Thursday, August 17, 2006
C.B. Moss on the Blessed Virgin Mary in the Anglican tradition:
"[T]he Anglican [Church]. . .is unwilling to go beyond its knowledge in honoring our Lord’s Mother. We know nothing about her except what is told us in Holy Scripture or may be proved from the Bible. There are many legends about her but they have no historical value; even the oldest of these come from the Apocryphal Gospels, which are certainly fictitious. That she is “in glory” is more than we know. No doubt she is in the highest condition of honor possible for any human being who is not also Divine. Without claiming to be certain about things so far beyond our knowledge, we think that human beings will be given new bodies at the Last Judgment and that they will not be in glory until they are clothed with the resurrection body. Since there is no evidence for the legend of the Assumption of the Blessed Virgin, we have no reason to suppose that she differs in this respect from all other human beings. We have no doubt that she prays for us, but we do not know whether she can hear our requests to her to do so and we have no right to ask her for anything but her prayers. For this reason there are no direct addresses to the Blessed Virgin, or to any other saint, in Anglican public services. Those who do not feel certain that she can hear what we say ought to be free not to address her directly. Those who think she can hear our prayers may freely address her in private, but they have no right to compel others to do so."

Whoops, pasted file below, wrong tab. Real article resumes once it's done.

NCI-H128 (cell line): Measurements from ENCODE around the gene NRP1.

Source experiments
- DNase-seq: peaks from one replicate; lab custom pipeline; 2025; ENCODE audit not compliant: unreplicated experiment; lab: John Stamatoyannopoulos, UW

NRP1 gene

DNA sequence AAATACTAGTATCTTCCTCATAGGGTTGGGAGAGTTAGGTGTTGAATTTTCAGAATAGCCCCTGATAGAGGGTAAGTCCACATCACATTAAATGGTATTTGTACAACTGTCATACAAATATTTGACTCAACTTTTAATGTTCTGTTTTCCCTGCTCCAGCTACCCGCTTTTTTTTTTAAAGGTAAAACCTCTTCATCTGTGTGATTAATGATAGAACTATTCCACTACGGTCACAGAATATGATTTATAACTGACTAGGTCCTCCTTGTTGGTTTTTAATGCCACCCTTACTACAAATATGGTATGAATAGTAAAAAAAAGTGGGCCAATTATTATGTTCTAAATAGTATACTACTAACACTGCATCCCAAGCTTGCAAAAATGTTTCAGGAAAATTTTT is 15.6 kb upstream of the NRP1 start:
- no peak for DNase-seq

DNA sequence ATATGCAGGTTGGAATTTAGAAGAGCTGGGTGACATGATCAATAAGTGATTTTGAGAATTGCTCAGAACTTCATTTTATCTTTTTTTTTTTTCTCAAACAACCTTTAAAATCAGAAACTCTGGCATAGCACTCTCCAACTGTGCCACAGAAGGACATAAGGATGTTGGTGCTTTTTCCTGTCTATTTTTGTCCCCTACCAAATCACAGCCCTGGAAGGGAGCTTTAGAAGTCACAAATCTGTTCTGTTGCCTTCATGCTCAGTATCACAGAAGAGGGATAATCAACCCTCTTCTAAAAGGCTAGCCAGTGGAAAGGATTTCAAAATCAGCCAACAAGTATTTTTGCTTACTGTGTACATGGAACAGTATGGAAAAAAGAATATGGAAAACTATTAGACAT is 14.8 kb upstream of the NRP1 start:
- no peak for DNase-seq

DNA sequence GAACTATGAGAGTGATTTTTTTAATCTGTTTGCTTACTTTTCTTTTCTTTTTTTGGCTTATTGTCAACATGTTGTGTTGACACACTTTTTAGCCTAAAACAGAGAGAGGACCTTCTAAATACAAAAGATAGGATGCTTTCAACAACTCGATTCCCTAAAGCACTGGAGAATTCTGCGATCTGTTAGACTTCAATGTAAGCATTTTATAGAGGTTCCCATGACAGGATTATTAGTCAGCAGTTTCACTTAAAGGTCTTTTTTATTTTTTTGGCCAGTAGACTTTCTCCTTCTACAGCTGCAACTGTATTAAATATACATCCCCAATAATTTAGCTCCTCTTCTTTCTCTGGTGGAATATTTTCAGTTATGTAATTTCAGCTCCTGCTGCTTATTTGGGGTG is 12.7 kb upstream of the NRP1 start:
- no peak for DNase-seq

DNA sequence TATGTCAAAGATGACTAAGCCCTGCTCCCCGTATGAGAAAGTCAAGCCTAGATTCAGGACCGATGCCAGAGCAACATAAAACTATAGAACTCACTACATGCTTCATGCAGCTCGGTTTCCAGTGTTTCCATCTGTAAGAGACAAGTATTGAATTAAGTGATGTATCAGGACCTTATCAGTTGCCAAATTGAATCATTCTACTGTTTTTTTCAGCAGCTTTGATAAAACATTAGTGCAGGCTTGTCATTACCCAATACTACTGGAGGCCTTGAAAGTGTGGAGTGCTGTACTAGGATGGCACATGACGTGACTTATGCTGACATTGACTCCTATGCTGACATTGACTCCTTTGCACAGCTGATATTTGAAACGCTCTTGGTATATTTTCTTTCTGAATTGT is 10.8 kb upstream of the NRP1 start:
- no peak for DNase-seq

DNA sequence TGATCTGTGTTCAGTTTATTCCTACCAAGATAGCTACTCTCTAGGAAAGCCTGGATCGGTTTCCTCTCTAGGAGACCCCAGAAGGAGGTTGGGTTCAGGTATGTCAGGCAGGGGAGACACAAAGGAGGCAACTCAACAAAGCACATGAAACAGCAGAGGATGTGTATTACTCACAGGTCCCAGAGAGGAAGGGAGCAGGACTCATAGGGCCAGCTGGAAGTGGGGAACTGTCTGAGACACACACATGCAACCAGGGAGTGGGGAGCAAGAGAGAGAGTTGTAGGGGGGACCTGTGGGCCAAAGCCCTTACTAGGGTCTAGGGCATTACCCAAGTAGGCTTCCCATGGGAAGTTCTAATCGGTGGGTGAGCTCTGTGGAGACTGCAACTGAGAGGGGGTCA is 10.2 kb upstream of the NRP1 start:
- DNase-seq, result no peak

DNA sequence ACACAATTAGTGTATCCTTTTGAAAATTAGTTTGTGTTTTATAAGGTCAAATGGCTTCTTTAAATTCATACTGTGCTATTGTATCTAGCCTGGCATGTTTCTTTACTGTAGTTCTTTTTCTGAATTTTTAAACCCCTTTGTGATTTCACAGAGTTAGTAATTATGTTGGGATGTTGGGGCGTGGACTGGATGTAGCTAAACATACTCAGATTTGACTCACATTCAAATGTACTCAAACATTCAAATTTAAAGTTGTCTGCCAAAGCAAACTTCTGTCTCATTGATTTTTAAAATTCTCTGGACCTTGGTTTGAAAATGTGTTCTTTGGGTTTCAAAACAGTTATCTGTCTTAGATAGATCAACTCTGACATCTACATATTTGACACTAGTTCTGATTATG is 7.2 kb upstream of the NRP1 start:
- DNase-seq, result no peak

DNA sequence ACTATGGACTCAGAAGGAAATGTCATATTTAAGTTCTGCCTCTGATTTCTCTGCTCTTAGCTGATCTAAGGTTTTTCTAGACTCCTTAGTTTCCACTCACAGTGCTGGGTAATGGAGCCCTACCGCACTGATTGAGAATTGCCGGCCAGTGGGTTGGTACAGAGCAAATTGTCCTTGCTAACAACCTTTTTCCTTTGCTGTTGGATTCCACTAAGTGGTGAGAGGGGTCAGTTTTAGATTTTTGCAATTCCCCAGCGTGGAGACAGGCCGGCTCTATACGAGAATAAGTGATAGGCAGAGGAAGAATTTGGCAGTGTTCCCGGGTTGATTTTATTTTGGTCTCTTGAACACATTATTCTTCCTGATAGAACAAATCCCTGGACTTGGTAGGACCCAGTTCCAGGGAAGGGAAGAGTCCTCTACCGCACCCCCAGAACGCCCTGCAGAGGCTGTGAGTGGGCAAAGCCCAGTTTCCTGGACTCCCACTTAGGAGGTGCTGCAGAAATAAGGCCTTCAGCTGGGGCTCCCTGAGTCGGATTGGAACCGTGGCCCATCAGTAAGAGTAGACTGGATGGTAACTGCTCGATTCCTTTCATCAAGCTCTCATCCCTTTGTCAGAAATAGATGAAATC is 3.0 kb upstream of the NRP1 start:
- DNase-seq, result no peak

See also the following post from "The Patristic Anglican"--